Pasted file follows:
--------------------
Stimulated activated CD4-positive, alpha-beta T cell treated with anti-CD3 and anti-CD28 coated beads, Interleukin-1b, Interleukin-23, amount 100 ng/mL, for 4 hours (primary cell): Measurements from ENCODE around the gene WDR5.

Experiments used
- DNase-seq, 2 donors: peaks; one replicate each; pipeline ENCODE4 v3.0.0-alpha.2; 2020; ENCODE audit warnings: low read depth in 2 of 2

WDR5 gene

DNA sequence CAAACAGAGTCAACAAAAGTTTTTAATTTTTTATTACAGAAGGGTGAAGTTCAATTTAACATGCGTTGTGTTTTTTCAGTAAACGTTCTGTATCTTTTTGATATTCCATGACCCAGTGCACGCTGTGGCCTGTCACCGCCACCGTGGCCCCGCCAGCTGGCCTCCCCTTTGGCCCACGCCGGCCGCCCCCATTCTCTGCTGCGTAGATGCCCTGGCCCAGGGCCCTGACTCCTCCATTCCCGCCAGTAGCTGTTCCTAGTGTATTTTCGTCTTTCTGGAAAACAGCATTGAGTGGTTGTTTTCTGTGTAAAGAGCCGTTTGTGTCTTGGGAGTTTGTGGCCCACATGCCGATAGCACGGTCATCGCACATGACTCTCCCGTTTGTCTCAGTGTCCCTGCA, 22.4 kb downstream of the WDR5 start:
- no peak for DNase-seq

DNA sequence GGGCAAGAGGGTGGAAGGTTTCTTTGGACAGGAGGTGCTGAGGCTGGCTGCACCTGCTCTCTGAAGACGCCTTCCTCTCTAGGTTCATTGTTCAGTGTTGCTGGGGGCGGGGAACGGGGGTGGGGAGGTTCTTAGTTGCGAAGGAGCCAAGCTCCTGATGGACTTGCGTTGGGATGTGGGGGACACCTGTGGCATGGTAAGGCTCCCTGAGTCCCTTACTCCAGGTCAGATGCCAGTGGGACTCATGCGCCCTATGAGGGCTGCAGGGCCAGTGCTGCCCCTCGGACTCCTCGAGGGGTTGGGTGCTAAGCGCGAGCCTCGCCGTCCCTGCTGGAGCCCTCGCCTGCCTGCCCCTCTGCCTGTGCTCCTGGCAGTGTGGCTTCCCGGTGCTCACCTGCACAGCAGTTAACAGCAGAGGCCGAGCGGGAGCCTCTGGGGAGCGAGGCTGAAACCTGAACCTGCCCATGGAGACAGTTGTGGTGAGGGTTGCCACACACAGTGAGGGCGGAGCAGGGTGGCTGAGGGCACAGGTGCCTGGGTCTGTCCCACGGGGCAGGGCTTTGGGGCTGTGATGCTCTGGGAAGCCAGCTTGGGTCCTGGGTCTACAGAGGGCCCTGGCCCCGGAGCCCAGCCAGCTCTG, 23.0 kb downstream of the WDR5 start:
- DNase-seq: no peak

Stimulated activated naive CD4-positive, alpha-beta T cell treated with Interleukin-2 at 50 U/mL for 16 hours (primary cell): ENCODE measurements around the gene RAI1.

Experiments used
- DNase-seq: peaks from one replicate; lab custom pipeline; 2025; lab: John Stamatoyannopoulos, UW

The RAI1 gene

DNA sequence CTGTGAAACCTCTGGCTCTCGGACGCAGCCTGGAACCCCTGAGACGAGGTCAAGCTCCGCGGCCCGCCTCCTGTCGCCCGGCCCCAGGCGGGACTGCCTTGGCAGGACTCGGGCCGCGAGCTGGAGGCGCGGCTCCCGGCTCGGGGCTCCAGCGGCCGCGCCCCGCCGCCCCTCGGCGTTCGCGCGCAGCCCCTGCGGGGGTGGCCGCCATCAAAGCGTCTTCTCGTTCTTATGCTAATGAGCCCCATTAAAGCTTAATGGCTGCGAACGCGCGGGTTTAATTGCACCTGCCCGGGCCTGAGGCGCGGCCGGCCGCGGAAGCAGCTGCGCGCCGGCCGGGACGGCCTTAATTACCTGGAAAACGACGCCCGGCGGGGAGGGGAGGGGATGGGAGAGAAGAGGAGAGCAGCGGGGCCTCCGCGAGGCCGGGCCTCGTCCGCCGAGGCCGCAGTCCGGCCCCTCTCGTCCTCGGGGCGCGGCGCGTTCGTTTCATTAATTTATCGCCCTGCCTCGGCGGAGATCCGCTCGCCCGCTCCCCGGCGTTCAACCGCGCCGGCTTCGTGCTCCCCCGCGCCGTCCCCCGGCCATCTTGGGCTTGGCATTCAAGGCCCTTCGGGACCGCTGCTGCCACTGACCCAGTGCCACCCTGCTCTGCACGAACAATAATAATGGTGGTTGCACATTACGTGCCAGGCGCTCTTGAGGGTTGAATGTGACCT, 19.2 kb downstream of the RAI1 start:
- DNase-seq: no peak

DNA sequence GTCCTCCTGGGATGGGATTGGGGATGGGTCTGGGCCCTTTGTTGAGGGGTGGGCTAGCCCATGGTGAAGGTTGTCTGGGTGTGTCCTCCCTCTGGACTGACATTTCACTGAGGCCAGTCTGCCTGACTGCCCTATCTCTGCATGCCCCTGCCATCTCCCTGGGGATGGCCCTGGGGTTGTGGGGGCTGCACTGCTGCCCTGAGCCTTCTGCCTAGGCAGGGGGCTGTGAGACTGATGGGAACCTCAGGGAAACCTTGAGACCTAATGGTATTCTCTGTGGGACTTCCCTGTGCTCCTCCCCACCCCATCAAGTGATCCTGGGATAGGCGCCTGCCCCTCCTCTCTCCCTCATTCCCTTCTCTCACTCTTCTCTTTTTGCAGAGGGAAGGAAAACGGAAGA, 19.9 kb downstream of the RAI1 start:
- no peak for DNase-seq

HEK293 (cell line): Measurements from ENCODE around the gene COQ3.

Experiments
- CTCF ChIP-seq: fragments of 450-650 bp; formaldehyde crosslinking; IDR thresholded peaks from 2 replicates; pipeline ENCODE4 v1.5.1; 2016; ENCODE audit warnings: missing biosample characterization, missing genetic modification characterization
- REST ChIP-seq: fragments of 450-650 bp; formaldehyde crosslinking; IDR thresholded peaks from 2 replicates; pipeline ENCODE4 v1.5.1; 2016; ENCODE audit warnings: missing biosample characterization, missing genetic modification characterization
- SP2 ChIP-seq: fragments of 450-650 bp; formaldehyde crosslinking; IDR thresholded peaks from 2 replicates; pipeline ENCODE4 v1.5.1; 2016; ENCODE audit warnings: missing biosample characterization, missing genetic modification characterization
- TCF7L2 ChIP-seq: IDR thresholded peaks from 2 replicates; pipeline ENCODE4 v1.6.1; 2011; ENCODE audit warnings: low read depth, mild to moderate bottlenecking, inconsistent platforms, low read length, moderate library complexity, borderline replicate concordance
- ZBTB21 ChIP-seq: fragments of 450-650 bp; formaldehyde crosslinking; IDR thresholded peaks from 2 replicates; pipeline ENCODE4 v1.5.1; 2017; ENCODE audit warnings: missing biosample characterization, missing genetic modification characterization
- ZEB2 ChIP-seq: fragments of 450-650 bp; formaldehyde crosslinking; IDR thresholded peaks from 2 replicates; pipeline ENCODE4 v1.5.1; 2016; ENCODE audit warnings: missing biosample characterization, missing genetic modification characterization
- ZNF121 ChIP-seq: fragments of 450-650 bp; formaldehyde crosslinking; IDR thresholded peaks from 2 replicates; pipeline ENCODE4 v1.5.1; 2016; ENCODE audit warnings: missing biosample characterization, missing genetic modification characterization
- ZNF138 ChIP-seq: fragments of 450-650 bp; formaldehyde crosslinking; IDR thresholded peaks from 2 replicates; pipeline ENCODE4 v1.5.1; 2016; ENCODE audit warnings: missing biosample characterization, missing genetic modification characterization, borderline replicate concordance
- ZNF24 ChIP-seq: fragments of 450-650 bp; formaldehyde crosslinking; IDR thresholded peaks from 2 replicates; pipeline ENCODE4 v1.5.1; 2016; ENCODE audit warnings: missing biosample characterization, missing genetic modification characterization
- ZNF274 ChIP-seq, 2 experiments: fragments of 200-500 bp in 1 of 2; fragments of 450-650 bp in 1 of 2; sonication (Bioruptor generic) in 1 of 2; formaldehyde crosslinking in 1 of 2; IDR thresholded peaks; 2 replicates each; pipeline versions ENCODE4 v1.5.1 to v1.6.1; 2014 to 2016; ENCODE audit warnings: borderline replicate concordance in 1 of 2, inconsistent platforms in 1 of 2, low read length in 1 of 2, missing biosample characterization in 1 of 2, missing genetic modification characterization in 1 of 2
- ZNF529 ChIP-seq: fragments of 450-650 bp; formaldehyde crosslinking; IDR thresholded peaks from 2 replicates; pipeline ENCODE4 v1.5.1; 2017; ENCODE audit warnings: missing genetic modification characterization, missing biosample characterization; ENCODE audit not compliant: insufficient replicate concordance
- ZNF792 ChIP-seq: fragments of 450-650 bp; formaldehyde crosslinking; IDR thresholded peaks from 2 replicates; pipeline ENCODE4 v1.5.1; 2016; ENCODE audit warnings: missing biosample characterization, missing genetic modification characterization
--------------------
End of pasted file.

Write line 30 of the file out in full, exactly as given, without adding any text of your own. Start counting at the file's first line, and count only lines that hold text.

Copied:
- ZNF792 ChIP-seq: fragments of 450-650 bp; formaldehyde crosslinking; IDR thresholded peaks from 2 replicates; pipeline ENCODE4 v1.5.1; 2016; ENCODE audit warnings: missing biosample characterization, missing genetic modification characterization